The first Expert-to-Expert initiative’s webinar “Climate change and the Arctic: state of the art and what kind of scientific cooperation is most needed?” took place 15 December 2022.
The purpose of the Arctic expert-to-expert initiative is to continue dialogue and exchange of knowledge between transdisciplinary Arctic experts of all nations. The event gathered diverse researchers from social sciences, biology, Arctic geopolitics and science diplomacy in the Arctic.
In his opening remarks, Halldór Jóhannsson, the founder of the Arctic Portal, introduced the People-to-People initiative, the Arctic Portal and other online Arctic resources to the benefit of all.
Increased Arctic data gap
Ekaterina Uryupova, Senior Fellow at The Arctic Institute discussed the Arctic scientific community's "data gaps" and challenges. This once-frozen region is changing in many ways. Climate change affects many systems such as permafrost, biodiversity, oceans, Indigenous Peoples, navigation, and many more. The Arctic climate research challenge stems from insufficient permafrost monitoring and data exchange. Ekaterina discussed how climate change affects fish biodiversity shifts in North American fisheries. Unfortunately, post-COVID recession, political upheaval, technical problems amongst others hinder international collaboration. However, countries still cooperate, and the Arctic climate scientific community engages through conversation and science diplomacy.
Environmental monitoring in the Arctic should be borderless
Alexei Bambulyak, Senior Adviser at Akvaplan-niva spoke about the Arctic ecosystems focusing on the Barents Sea ecosystem that extends beyond countries and political borders. Environmental monitoring is needed to better manage our activities in a changing Arctic and respond to climate change, contaminants, industrial growth, and other impacts. Environmental monitoring relies on data that are time-and-space unique and cannot be replicated if time series are lost. Data openness and common understanding of ecosystem state and dynamics are needed to execute ecosystem-based management in the Arctic and beyond. Coordinated environmental monitoring and harmonized tools can support this. It is uncertain how to handle scientific cooperation in the current situation.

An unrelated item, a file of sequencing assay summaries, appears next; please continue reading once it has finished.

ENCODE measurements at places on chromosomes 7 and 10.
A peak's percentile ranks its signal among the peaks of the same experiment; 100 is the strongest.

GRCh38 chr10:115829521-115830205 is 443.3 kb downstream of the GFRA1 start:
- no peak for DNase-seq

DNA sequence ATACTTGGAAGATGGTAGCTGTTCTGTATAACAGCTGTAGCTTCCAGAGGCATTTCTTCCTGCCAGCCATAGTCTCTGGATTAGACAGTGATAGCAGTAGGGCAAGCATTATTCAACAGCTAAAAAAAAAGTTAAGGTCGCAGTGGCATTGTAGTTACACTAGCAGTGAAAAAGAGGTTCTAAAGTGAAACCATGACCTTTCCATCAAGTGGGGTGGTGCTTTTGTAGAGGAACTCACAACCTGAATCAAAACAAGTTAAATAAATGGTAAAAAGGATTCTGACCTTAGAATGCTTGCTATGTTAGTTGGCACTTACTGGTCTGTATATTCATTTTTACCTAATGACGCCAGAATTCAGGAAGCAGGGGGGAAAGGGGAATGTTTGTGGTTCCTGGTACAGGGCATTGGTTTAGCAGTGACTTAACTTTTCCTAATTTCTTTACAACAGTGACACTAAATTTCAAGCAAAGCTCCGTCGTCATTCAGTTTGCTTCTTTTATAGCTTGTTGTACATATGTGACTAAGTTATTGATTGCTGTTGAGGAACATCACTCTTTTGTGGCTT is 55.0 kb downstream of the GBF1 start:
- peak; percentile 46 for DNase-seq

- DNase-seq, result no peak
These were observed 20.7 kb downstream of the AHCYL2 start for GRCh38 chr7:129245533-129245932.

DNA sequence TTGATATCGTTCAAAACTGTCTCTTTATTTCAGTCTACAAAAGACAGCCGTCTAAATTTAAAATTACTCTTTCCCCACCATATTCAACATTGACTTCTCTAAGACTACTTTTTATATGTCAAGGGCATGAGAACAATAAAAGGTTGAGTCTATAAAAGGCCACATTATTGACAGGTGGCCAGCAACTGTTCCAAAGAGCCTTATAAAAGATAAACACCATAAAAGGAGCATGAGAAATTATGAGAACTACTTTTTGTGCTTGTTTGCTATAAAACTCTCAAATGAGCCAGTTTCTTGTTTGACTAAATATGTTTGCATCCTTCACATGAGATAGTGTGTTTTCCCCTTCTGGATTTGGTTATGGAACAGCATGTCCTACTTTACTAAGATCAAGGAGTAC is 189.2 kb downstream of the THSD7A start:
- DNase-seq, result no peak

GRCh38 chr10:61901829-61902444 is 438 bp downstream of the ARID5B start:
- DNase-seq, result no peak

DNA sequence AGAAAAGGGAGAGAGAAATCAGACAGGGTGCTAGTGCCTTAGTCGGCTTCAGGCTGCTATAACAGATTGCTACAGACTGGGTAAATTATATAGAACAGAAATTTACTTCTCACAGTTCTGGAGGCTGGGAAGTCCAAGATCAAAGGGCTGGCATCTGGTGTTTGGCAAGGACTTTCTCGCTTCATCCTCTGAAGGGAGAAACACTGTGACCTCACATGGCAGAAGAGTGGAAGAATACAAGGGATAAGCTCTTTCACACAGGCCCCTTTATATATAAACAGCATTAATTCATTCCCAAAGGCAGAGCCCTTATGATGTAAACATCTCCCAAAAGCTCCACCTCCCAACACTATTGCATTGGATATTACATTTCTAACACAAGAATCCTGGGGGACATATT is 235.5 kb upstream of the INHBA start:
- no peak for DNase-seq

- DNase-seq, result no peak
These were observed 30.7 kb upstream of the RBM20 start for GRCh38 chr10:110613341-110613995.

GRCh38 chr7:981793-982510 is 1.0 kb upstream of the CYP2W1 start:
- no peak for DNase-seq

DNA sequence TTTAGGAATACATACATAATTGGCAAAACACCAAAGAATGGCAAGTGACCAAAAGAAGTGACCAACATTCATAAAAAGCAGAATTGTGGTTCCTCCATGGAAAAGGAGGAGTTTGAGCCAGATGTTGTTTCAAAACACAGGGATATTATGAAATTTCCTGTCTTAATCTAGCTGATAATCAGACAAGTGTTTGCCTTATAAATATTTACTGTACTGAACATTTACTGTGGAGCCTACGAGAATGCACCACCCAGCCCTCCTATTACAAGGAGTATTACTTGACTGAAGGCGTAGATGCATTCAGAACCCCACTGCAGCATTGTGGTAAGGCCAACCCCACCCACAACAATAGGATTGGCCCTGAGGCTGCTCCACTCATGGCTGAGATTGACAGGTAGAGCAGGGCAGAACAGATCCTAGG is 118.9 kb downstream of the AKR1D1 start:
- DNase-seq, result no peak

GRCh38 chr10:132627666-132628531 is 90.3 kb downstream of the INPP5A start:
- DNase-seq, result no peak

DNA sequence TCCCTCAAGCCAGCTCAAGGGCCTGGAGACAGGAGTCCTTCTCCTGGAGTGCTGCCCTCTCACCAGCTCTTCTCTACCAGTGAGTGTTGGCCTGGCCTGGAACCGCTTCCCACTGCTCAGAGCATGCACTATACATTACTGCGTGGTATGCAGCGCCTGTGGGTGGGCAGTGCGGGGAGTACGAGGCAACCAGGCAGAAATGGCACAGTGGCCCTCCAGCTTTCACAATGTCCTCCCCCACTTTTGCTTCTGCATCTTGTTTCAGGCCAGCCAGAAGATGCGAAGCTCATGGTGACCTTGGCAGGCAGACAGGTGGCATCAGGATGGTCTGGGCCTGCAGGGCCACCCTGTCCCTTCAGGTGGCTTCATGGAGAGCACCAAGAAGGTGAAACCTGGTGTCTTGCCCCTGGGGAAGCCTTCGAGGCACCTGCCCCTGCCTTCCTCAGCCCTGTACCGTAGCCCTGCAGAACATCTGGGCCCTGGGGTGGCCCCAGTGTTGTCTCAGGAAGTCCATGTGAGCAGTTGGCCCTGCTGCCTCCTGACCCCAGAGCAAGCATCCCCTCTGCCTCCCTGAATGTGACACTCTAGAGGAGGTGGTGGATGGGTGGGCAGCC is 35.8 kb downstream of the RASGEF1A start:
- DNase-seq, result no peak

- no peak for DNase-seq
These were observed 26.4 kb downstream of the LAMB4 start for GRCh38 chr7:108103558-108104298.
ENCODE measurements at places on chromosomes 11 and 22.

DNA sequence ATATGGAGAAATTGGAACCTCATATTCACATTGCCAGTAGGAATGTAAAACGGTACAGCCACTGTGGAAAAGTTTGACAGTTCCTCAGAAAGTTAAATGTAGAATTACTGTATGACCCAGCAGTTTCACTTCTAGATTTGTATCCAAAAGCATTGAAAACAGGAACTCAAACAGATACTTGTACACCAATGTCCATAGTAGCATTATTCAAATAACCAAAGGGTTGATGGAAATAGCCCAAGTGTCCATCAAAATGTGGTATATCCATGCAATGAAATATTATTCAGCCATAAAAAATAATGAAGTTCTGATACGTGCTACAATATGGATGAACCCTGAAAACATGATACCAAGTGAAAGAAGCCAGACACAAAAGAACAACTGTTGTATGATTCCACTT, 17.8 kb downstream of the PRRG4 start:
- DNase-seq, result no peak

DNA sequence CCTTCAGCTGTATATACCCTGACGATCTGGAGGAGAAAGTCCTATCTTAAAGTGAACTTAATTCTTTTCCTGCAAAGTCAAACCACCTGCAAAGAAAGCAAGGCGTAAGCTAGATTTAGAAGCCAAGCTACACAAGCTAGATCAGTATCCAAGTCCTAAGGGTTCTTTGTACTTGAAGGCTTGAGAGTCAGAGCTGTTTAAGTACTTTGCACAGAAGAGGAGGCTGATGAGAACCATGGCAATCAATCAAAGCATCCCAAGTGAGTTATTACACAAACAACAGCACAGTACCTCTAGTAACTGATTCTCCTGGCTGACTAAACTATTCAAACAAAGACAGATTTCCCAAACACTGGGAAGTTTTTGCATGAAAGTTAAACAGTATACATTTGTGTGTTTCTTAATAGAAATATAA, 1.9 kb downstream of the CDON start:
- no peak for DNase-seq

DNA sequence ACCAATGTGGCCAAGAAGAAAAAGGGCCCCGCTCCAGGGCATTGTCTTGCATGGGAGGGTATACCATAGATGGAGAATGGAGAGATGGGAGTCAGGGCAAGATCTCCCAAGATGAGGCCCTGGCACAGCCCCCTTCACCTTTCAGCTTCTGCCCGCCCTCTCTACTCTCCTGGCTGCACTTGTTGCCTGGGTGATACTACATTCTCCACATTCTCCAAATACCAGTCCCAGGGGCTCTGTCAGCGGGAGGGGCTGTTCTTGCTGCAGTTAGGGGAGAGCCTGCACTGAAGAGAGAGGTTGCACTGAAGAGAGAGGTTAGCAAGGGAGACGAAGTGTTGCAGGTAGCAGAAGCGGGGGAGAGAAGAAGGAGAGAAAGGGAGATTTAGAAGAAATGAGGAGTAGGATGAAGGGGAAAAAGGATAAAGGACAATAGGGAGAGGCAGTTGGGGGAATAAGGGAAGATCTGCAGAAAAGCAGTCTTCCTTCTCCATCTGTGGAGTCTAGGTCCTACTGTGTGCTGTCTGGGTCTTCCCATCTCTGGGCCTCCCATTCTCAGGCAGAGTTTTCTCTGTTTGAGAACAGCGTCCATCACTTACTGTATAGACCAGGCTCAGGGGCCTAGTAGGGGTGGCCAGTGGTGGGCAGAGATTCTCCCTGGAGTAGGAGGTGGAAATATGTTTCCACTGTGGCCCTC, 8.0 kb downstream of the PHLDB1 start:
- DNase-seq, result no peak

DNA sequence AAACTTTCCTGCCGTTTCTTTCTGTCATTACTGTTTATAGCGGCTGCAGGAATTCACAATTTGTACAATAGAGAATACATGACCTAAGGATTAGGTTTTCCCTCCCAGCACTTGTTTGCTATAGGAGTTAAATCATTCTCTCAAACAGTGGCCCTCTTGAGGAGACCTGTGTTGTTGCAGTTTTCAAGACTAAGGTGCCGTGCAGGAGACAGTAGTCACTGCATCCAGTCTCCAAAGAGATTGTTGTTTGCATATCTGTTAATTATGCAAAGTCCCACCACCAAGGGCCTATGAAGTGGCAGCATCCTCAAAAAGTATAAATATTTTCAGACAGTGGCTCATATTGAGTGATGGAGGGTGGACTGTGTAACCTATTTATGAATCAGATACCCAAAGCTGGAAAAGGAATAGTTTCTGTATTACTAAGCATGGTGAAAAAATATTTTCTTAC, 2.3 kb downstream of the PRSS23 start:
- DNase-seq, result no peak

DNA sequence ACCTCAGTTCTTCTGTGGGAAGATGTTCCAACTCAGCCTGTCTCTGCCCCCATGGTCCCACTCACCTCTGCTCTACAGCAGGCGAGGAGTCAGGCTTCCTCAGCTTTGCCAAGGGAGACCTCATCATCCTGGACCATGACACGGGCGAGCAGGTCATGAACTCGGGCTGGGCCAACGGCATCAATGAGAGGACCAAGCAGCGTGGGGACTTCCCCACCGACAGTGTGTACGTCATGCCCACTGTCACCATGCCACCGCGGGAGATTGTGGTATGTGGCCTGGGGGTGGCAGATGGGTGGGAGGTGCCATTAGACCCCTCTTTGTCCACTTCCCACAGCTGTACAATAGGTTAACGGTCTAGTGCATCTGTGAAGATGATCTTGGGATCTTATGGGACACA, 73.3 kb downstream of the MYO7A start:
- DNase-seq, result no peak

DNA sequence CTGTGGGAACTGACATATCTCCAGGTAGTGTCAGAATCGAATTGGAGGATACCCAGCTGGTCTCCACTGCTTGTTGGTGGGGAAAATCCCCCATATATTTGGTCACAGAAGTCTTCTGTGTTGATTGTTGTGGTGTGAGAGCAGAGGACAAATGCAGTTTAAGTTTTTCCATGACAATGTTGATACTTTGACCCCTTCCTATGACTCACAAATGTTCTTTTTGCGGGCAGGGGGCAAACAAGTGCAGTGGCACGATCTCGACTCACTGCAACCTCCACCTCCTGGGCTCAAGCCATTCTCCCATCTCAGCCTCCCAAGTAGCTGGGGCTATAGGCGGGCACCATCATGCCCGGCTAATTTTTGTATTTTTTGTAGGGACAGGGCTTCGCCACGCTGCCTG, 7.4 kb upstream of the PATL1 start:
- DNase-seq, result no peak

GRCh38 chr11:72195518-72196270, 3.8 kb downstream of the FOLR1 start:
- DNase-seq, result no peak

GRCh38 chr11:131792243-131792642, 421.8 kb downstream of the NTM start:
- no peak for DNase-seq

Indigenous Peoples Knowledge in Climate change
Daria Burnasheva, Senior Lecturer at Arctic State Institute of Culture and Arts, Sakha Republic spoke about threats Indigenous peoples in the North face to their way of life as well as their identities as a result of climate change. Sakha (Yakutia) in northeast Russia has literally been through fire and water in recent decades. The terrible floods and wildfires have resulted in not just economic and environmental losses, but also social and cultural ramifications. A case study of forest fires in Sakha demonstrates the necessity for the State Fire Service to include indigenous knowledge, particularly feminine values (such as preserving forests rather than extinguishing flames). As a result, it is contended that a complete paradigm shift is required to appropriately handle climate change impacts such as wildfires. People should consider not only battling wildfires but also safeguarding forests, which will shift our focus from fighting to protecting.
Climate change re-shaping the Arctic
Andrey Bryksenkov from Saint Petersburg State Hydrometeorological University presented his thoughts on the intersection of global climate challenges and geopolitical challenges. He emphasized that climate change will play a major role in driving economic and societal development in the Arctic region. He suggested that priority should be given to the comprehensive monitoring of the environmental state of Arctic ecosystems, with a focus on ecological and climatic factors.
Science diplomacy for the benefit of all people
When concluding the webinar, Paul Berkman Senior Fellow, United Nations Institute for Training and Research (UNITAR) discussed the importance of balancing national interests and common interests in order to achieve global sustainability. Science diplomacy is presented as an inclusive, transdisciplinary process that informs decision making for the benefit of all people on Earth across generations. Paul highlighted the existence of urgencies in the world that exist across security and sustainability time scales and the need for informed decision making at subnational, national, and international levels. He mentioned the Global Indigenous Youth Summit on Climate Change, which will be a dialogue among indigenous youth to address questions of common concern.
In his concluding remarks, Anton Vasiliev (retired diplomat, leader of the initiative of Russian scientists for continued international cooperation) noted that the discussions were productive and open, with about 20 participants from various countries. He emphasized the need for continued webinars as they serve as an effective platform for knowledge exchange and collaboration in the Arctic. Such events contribute to the advancement of the field and provide opportunities for dialogue learning and growth within the Arctic context.
This report was prepared by Alexandra Middleton, Ph.D., Arctic researcher based in Finland and Andrey Mineev, Ph.D., Arctic researcher based in Norway.
Information on upcoming events will be communicated through the Arctic Portal and introduced by its networks.
For further information on the initiative and how to participate